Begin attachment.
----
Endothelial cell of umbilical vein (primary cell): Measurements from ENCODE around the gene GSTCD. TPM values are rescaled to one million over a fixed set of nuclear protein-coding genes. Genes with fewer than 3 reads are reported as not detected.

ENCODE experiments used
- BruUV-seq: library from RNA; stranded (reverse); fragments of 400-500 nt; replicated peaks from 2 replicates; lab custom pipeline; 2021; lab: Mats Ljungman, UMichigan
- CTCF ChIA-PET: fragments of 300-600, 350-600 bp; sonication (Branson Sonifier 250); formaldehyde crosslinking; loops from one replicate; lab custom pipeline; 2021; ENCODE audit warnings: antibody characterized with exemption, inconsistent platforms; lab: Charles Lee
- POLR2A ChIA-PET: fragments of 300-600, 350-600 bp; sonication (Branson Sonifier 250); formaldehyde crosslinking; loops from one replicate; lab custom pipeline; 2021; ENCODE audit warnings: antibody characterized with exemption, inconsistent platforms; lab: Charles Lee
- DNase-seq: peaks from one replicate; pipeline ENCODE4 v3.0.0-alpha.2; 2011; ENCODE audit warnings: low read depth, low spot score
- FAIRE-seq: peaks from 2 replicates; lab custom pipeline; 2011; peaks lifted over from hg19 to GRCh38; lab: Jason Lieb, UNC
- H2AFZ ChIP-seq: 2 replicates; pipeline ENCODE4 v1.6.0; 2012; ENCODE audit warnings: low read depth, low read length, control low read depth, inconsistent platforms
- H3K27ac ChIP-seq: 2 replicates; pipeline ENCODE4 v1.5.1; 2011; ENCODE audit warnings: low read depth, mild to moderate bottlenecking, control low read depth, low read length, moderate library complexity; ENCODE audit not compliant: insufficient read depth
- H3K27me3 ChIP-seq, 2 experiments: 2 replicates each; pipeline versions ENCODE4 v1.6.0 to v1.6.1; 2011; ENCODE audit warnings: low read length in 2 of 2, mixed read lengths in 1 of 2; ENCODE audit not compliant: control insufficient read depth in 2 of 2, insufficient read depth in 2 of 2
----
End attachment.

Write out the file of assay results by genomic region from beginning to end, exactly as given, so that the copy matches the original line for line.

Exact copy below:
Endothelial cell of umbilical vein (primary cell): Measurements from ENCODE around the gene GSTCD. TPM values are rescaled to one million over a fixed set of nuclear protein-coding genes. Genes with fewer than 3 reads are reported as not detected.

ENCODE experiments used
- BruUV-seq: library from RNA; stranded (reverse); fragments of 400-500 nt; replicated peaks from 2 replicates; lab custom pipeline; 2021; lab: Mats Ljungman, UMichigan
- CTCF ChIA-PET: fragments of 300-600, 350-600 bp; sonication (Branson Sonifier 250); formaldehyde crosslinking; loops from one replicate; lab custom pipeline; 2021; ENCODE audit warnings: antibody characterized with exemption, inconsistent platforms; lab: Charles Lee
- POLR2A ChIA-PET: fragments of 300-600, 350-600 bp; sonication (Branson Sonifier 250); formaldehyde crosslinking; loops from one replicate; lab custom pipeline; 2021; ENCODE audit warnings: antibody characterized with exemption, inconsistent platforms; lab: Charles Lee
- DNase-seq: peaks from one replicate; pipeline ENCODE4 v3.0.0-alpha.2; 2011; ENCODE audit warnings: low read depth, low spot score
- FAIRE-seq: peaks from 2 replicates; lab custom pipeline; 2011; peaks lifted over from hg19 to GRCh38; lab: Jason Lieb, UNC
- H2AFZ ChIP-seq: 2 replicates; pipeline ENCODE4 v1.6.0; 2012; ENCODE audit warnings: low read depth, low read length, control low read depth, inconsistent platforms
- H3K27ac ChIP-seq: 2 replicates; pipeline ENCODE4 v1.5.1; 2011; ENCODE audit warnings: low read depth, mild to moderate bottlenecking, control low read depth, low read length, moderate library complexity; ENCODE audit not compliant: insufficient read depth
- H3K27me3 ChIP-seq, 2 experiments: 2 replicates each; pipeline versions ENCODE4 v1.6.0 to v1.6.1; 2011; ENCODE audit warnings: low read length in 2 of 2, mixed read lengths in 1 of 2; ENCODE audit not compliant: control insufficient read depth in 2 of 2, insufficient read depth in 2 of 2